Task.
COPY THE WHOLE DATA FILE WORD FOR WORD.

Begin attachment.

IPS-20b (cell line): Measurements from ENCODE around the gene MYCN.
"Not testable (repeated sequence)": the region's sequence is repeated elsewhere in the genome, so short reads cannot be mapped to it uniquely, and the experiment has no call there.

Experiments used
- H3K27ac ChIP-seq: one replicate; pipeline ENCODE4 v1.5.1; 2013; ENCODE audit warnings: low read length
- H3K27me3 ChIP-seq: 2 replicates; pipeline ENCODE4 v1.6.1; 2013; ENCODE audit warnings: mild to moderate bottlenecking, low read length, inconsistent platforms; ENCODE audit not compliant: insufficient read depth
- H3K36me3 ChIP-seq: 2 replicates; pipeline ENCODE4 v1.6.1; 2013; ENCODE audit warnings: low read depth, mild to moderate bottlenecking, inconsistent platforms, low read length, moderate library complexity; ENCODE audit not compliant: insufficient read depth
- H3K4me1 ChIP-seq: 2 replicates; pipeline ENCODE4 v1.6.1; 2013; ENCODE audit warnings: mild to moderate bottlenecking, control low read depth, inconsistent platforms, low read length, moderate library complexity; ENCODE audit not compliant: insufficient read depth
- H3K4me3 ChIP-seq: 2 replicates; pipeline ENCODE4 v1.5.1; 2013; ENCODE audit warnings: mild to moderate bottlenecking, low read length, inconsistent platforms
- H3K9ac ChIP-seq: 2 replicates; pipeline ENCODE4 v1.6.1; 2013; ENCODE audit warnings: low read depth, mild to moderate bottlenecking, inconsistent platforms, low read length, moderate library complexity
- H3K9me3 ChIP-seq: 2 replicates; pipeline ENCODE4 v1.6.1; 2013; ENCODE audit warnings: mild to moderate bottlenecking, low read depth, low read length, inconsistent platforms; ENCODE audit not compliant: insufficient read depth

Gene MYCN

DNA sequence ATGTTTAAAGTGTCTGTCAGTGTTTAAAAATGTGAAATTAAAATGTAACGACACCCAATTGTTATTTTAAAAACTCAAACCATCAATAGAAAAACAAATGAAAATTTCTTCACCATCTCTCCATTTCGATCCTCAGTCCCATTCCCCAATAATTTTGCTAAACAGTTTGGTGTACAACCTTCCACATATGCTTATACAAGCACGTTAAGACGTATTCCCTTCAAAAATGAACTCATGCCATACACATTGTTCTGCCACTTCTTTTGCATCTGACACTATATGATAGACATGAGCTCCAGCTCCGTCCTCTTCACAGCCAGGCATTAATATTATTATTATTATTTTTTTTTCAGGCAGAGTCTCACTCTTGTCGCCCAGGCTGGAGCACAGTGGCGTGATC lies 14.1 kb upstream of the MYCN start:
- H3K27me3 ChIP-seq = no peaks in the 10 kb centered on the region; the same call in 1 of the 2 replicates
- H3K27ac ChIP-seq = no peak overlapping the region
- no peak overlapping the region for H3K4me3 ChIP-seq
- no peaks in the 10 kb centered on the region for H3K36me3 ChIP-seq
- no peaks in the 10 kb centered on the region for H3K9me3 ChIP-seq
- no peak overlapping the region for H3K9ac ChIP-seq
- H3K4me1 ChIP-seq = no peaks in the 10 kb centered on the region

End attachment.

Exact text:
IPS-20b (cell line): Measurements from ENCODE around the gene MYCN.
"Not testable (repeated sequence)": the region's sequence is repeated elsewhere in the genome, so short reads cannot be mapped to it uniquely, and the experiment has no call there.

Experiments used
- H3K27ac ChIP-seq: one replicate; pipeline ENCODE4 v1.5.1; 2013; ENCODE audit warnings: low read length
- H3K27me3 ChIP-seq: 2 replicates; pipeline ENCODE4 v1.6.1; 2013; ENCODE audit warnings: mild to moderate bottlenecking, low read length, inconsistent platforms; ENCODE audit not compliant: insufficient read depth
- H3K36me3 ChIP-seq: 2 replicates; pipeline ENCODE4 v1.6.1; 2013; ENCODE audit warnings: low read depth, mild to moderate bottlenecking, inconsistent platforms, low read length, moderate library complexity; ENCODE audit not compliant: insufficient read depth
- H3K4me1 ChIP-seq: 2 replicates; pipeline ENCODE4 v1.6.1; 2013; ENCODE audit warnings: mild to moderate bottlenecking, control low read depth, inconsistent platforms, low read length, moderate library complexity; ENCODE audit not compliant: insufficient read depth
- H3K4me3 ChIP-seq: 2 replicates; pipeline ENCODE4 v1.5.1; 2013; ENCODE audit warnings: mild to moderate bottlenecking, low read length, inconsistent platforms
- H3K9ac ChIP-seq: 2 replicates; pipeline ENCODE4 v1.6.1; 2013; ENCODE audit warnings: low read depth, mild to moderate bottlenecking, inconsistent platforms, low read length, moderate library complexity
- H3K9me3 ChIP-seq: 2 replicates; pipeline ENCODE4 v1.6.1; 2013; ENCODE audit warnings: mild to moderate bottlenecking, low read depth, low read length, inconsistent platforms; ENCODE audit not compliant: insufficient read depth

Gene MYCN

DNA sequence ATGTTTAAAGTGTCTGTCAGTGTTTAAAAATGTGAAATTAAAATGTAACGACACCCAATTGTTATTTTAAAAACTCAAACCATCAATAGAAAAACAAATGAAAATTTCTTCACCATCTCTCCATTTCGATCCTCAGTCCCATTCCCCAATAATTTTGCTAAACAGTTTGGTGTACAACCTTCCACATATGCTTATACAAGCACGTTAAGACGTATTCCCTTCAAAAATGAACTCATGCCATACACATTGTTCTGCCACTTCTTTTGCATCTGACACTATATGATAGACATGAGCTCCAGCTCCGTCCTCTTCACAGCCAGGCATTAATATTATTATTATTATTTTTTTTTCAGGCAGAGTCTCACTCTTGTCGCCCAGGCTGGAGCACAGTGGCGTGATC lies 14.1 kb upstream of the MYCN start:
- H3K27me3 ChIP-seq = no peaks in the 10 kb centered on the region; the same call in 1 of the 2 replicates
- H3K27ac ChIP-seq = no peak overlapping the region
- no peak overlapping the region for H3K4me3 ChIP-seq
- no peaks in the 10 kb centered on the region for H3K36me3 ChIP-seq
- no peaks in the 10 kb centered on the region for H3K9me3 ChIP-seq
- no peak overlapping the region for H3K9ac ChIP-seq
- H3K4me1 ChIP-seq = no peaks in the 10 kb centered on the region